California Attorney General Xavier Becerra speaks at UCLA about his efforts to fight the Trump administration's proposal to weaken car efficiency fuel standards in Los Angeles on Thursday, Aug. 2, 2018. Deputy Attorney General David Zaft is on the right. (AP Photo/Brian Melley)

States vow to continue fight against Trump's car fuel rules

August 02, 2018 - 5:29 pm

LOS ANGELES (AP) — State prosecutors who pre-emptively sued months ago to block anticipated efforts by the Environmental Protection Agency to weaken car fuel-efficiency standards blasted the Trump administration Thursday for doing so and vowed to continue their fight in the courts.

California Attorney General Xavier Becerra said the rollback of Obama-era mileage standards would imperil the state's efforts to curb greenhouse gases and clean up some of the nation's most polluted air.

Becerra also promised another lawsuit if the administration makes good on plans to revoke a longstanding waiver allowing California and other states to set their own stricter auto emissions standards. At least twelve other states and the District of Columbia follow California's rules.

Becerra connected climate change to the deadly wildfires burning out of control throughout the state.

"The earth is not flat, and climate change is real," Becerra said at a news conference. "Can someone please inform the folks at the White House and our federal government of those facts?"

Officials in the Trump administration said their actions would make autos more affordable and that would make roads safer because more motorists would be driving newer cars with the latest safety features.

Becerra and attorneys general from 16 other states sued in May to stop the EPA from scrapping standards that would have required vehicles by 2025 to achieve 36 miles per gallon (58 kilometers per gallon) in real-world driving, about 10 miles (16 kilometers) over the existing standards. The Trump proposal would freeze standards at 2020 levels when vehicles will be required to hit an average of 30 miles per gallon (48 kilometers per gallon) in real-world driving.

States that joined the lawsuit said the change would end up costing more money at the pump because vehicles won't go as far on a gallon of gas, and more misery for those suffering pollution-exacerbated maladies such as asthma.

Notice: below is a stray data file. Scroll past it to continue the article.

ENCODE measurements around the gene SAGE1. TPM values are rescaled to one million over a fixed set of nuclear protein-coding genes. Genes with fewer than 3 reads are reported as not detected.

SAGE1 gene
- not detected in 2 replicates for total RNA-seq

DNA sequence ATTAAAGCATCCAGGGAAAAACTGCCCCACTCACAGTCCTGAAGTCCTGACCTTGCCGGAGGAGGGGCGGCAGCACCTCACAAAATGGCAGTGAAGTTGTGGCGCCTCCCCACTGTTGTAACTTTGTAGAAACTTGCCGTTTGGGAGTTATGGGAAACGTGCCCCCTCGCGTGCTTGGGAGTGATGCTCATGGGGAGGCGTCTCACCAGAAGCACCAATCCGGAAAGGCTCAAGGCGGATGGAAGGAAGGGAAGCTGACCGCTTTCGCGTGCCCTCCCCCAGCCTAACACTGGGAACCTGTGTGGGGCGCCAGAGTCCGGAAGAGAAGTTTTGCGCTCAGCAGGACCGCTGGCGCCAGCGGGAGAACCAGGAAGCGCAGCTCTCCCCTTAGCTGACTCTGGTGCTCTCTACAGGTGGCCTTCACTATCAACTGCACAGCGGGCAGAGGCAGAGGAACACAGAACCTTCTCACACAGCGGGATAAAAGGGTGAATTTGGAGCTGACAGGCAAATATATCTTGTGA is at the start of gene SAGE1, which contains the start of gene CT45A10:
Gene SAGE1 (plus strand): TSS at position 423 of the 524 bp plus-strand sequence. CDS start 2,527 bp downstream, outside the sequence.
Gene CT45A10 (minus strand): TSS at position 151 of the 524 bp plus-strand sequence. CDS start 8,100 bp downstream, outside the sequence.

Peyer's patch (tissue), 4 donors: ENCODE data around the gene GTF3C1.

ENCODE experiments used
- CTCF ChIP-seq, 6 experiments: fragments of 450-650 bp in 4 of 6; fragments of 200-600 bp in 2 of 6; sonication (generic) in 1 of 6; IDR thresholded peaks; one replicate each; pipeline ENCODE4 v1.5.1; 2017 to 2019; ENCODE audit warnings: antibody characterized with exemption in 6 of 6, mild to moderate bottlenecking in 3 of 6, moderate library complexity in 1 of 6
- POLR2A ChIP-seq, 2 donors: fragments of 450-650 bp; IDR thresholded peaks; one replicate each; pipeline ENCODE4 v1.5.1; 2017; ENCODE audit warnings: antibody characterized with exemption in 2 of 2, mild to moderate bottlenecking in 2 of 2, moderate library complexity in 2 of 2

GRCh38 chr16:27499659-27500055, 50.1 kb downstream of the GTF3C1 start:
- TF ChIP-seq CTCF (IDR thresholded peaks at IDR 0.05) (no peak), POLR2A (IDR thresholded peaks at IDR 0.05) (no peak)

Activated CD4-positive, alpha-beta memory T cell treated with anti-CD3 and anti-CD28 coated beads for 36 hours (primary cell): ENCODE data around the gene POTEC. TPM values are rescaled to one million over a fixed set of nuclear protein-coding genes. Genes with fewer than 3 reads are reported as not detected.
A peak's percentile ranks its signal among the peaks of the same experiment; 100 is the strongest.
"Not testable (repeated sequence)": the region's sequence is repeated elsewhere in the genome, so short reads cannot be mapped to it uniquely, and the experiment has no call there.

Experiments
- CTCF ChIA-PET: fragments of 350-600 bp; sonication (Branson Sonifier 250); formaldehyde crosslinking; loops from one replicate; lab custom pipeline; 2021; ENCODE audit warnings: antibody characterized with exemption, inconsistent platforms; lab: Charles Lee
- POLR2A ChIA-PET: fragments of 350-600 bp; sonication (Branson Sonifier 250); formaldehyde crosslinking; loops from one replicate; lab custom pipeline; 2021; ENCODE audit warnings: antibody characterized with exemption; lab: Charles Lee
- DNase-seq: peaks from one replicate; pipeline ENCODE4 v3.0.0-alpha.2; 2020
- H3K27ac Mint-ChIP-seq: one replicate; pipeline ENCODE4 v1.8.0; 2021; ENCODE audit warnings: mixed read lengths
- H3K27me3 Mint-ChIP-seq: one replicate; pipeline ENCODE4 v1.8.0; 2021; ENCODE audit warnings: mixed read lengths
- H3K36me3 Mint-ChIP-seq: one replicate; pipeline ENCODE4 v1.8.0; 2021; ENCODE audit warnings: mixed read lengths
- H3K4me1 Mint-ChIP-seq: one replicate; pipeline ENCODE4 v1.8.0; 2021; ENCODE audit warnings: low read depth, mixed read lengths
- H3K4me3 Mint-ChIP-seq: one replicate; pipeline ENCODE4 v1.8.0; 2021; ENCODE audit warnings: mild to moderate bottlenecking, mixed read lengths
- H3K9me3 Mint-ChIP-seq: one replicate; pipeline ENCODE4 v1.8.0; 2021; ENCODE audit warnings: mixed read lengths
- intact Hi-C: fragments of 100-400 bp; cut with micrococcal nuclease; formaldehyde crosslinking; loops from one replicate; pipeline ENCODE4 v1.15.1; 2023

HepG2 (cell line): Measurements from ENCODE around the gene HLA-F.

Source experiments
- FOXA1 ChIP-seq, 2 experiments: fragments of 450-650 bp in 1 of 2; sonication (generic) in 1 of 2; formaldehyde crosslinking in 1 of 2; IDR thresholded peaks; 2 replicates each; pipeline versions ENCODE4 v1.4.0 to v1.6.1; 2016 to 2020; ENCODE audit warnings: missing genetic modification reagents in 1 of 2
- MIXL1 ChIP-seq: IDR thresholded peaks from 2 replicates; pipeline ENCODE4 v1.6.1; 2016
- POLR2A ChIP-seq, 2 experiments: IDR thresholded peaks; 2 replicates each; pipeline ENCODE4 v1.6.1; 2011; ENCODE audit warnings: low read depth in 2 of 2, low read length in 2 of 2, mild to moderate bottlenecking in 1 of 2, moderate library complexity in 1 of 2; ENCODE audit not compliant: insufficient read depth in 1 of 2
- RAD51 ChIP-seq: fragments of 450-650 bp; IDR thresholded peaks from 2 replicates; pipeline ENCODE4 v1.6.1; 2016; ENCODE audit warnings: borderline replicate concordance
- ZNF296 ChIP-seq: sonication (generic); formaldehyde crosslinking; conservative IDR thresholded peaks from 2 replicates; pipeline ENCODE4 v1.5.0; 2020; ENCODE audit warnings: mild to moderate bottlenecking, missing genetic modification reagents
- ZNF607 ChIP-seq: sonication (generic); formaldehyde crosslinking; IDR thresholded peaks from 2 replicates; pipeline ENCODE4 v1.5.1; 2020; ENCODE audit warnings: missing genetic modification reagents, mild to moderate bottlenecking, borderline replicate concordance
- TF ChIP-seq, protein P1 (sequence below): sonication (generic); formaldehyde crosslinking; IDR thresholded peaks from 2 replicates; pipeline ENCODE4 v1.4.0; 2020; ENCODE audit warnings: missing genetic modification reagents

"This has to be absolutely one of the most harmful and dumbest actions that the EPA has taken," Massachusetts Attorney General Maura Healey said. "It's going to cost drivers here and across the country hundreds of millions of dollars more at the pump."

Pollution from cars, trucks and other on-road vehicles is the California's single-largest source of greenhouse gas emissions, according to state data.

California has set a goal of reducing greenhouse gas emissions 40 percent below 1990 levels by 2030. It met its 2020 goals four years early, but hitting the next target will be much harder without cleaner vehicles. The state has struggled to rein in vehicle pollution. Transportation accounts for the biggest chunk of the state's greenhouse gas emissions and is the only sector where emissions went up in 2016, the most recent data available.

The lawsuit filed in May in the U.S. Circuit Court of Appeals for the District of Columbia alleged the plan to dump the mileage standards violated the federal Clean Air Act and didn't follow the agency's own regulations.

The lawsuit is proceeding, and Becerra said lawyers will now pore over the documents filed with the proposal to help make their case.

Other states that joined in the lawsuit were: Connecticut, Delaware, Illinois, Iowa, Maine, Maryland, Minnesota, New Jersey, New York, Oregon, Rhode Island, Vermont, Washington, Massachusetts, Pennsylvania, Virginia and the District of Columbia. All have Democratic attorneys general.

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Associated Press writers Kathleen Ronayne and Don Thompson in Sacramento contributed to this report.

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